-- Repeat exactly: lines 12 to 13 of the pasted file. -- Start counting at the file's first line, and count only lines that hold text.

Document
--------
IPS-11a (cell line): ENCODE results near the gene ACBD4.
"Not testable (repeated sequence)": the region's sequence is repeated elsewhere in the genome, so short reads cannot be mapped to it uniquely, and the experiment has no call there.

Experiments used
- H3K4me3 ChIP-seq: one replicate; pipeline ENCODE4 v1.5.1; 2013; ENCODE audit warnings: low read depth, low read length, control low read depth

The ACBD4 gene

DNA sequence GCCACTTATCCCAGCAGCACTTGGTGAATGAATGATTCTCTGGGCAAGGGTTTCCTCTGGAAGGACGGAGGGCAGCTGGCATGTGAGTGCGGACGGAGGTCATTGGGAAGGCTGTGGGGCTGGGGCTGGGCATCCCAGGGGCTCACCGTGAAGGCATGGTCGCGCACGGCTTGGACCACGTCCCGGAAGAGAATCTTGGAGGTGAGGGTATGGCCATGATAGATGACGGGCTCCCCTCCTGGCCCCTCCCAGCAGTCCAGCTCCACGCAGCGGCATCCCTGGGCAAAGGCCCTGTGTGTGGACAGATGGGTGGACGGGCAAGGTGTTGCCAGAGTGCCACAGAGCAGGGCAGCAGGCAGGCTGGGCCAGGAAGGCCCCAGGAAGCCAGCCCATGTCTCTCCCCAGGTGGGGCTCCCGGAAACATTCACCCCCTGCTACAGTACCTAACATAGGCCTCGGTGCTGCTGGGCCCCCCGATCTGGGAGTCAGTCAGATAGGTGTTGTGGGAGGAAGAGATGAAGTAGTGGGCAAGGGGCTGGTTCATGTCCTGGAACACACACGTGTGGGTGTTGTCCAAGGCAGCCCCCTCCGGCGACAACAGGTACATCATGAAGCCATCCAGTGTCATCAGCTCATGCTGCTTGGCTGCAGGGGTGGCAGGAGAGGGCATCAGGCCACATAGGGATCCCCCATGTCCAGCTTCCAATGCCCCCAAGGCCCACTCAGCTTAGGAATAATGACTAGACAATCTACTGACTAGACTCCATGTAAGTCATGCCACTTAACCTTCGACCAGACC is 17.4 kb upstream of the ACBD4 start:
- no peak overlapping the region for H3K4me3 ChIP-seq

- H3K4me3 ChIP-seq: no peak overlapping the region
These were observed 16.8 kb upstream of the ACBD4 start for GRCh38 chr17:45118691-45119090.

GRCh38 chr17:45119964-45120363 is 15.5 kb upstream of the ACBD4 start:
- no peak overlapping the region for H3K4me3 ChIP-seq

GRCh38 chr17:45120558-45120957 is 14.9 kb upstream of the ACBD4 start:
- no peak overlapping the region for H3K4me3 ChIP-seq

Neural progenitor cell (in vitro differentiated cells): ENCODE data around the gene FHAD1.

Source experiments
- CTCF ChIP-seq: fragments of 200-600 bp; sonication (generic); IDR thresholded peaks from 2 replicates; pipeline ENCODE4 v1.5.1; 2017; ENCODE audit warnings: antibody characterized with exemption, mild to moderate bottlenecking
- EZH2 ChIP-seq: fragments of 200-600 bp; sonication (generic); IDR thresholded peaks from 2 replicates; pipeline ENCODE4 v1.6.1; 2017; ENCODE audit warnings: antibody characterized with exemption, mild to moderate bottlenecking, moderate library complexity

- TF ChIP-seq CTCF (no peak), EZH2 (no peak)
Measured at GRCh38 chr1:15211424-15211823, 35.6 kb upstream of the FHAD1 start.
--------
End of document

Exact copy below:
GRCh38 chr17:45120558-45120957 is 14.9 kb upstream of the ACBD4 start:
- no peak overlapping the region for H3K4me3 ChIP-seq